Creating New Life With IVF. Here’s What to Expect…
No doubt you’ve heard of in vitro fertilization or the method of bringing to the world a newlife with IVF. It’s the way in which couples can have a child when traditional methodologies are unavailable or are unsuccessful. If you have a desire to bring newlife into the world, and if you’ve ever thought about undertaking fertility treatments, the term will be familiar.
IVF has been continually developed and improved since it first arrived and today it is readily accepted as a go-to way of having a child. But to some extent, IVF is still shrouded in mystery. The purpose of this article then is to throw some light on to the procedure in order that you may be better informed to make choices that will have a very significant impact upon your life.
The Early Days of IVF
In 1978, the first baby conceived through IVF was celebrated. In 1980, Monash IVF helped achieve Australia’s first IVF baby – the third in the world. As more couples turned to the procedure, the science just went on to become more and more efficient. It was only a matter of time before IVF went mainstream and was widely accepted by society.
Since IVF was introduced, success rates for the procedure have more than doubled. Adjunct technology which incorporates egg freezing, has extended the timeline between fertilisation and implantation to an indefinite period. This has had a fantastic impact upon individuals’ choices and today the reasons for using IVF have developed beyond the original notion and include:
- an opportunity to test for genetic abnormalities before implantation
- inability of the egg to reach the uterus
- difficulties of the sperm to reach the egg
At Monash IVF, your fertility specialist gets to know your medical history and your individual circumstances and creates the best treatment plan for your body.
IVF To Address Wider Issues
In addition to fertilisation, IVF can be used to address other problems. For example, if fallopian tubes are damaged or obstructed, in addition to preventing fertilisation, the risk of an ectopic pregnancy increases. This complication can often be addressed by low-invasive surgery, but IVF is another option.
Couples may be concerned about genetic conditions which could be acquired by their children and given the choice might choose to avoid starting a family rather than pass these on. Monash IVF is able to assist here, we provide the opportunity to screen for genetic anomalies before fertilisation. In this way, only those embryos with the greatest chance of not inheriting a hereditary condition can be identified.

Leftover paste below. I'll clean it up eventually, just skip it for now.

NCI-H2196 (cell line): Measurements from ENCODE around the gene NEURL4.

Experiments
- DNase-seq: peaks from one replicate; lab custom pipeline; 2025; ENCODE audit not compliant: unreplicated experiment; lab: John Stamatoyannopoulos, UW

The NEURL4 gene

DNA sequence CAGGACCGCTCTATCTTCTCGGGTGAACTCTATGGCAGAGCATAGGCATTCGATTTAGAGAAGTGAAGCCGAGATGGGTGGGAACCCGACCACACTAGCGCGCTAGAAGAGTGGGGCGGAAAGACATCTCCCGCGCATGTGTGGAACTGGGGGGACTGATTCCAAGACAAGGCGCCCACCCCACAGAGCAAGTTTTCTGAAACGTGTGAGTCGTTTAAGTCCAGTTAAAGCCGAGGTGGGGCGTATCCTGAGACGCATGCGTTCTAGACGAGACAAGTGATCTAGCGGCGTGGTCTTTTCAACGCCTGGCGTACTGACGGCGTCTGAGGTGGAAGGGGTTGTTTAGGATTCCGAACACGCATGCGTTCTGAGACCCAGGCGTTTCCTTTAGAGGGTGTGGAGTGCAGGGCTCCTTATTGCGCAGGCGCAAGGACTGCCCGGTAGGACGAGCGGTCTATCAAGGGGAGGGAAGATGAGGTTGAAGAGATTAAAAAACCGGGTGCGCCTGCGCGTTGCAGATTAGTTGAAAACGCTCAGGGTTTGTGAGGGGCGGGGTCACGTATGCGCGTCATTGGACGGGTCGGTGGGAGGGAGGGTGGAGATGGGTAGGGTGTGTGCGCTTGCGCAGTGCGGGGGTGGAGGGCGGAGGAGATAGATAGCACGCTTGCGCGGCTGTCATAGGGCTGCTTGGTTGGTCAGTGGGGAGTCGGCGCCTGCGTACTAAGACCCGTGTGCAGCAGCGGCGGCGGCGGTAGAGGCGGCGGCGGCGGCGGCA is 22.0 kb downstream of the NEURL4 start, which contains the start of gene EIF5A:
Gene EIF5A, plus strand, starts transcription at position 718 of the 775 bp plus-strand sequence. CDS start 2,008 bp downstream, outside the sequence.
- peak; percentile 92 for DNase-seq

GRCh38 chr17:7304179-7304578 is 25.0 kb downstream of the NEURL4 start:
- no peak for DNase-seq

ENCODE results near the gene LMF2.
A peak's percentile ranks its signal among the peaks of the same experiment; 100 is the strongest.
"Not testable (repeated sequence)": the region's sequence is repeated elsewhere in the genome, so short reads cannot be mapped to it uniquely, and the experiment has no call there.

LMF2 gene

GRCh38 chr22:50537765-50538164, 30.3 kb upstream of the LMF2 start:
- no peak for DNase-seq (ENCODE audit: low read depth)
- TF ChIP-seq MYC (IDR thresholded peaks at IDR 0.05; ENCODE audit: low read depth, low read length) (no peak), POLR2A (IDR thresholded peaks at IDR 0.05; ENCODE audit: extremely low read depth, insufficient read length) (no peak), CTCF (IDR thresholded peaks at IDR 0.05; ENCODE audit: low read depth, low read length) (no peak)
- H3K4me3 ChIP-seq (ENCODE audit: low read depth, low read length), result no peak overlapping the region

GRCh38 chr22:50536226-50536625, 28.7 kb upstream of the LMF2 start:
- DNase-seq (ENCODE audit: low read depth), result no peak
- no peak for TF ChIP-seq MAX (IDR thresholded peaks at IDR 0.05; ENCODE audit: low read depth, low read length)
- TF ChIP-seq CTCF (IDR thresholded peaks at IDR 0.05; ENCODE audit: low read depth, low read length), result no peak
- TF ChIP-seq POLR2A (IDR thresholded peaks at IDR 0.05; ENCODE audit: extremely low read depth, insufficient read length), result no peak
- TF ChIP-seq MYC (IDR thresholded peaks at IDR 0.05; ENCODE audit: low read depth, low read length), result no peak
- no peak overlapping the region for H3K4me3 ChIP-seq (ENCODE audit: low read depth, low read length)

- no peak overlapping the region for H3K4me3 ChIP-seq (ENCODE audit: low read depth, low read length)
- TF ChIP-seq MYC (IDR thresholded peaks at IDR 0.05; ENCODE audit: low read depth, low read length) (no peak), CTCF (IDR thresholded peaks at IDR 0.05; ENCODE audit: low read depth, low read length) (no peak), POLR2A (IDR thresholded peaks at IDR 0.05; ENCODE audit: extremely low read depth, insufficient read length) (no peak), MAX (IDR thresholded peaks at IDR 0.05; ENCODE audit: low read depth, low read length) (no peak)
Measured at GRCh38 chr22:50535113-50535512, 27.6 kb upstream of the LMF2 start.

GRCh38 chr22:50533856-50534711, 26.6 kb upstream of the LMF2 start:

The IVF Procedure
If you choose to bring in newlife with IVF, you will be prescribed a regime of medications which will stimulate your ovaries into maturing multiple eggs simultaneously. This is in contrast to a regular monthly cycle in which a single egg is usually released.
When your eggs are matured, they will be collected in a surgical procedure for which you will need to be admitted to hospital. This is conducted on an outpatient basis so you will not need to stay overnight, but you will be given anaesthesia so you will be comfortable throughout. The matured eggs will be collected and taken to a lab so the magic can begin.
In the lab, sperm which has been specially treated to remove all seminal fluid will be introduced to the collected eggs. For the next 18 to 24 hours, this egg / sperm combination will be carefully monitored to ensure that fertilisation occurs, and that newlife has the greatest chance of presenting itself.
If you have expressed an interest in genetic testing of your embryos, this is the point at which it will be conducted. There are essentially two types of tests, pre-implantation genetic diagnosis (PGD) and pre-implantation genetic screening (PGS).
The main difference between PGD and PGS is that PGD is used for known potential genetic disorders or defects, whilst PGS identifies embryos with only the correct number of chromosomes. A pregnancy can fail if the embryo has an abnormal number of chromosomes, so this type of testing is an important step to give you the best chance for a successful implantation and pregnancy.
After a few successfully created embryos are chosen, the transfer back to your body will take place. It’s common practice at Monash IVF to transfer one embryo at a time. Other embryos are frozen using our advanced technology, to use in future treatment. This represents the beginning of what for many is the most difficult aspect of the entire process: a two week wait to see if the implantation has been successful and the pregnancy has commenced. Pregnancy hormones in the bloodstream will be checked, but this really can only be done after two weeks so remain patient and as relaxed as possible during this period.
In Vitro Fertilisation (IVF) can be used to overcome a range of fertility issues and for many couples, gives them the best chance of having a baby. With a measured and informed approach, the dream of bringing newlife into the world is attainable.
Monash IVF will be with you throughout your journey, from initial consultation to find out if IVF is right for you to the day we deliver your healthy bundle of joy.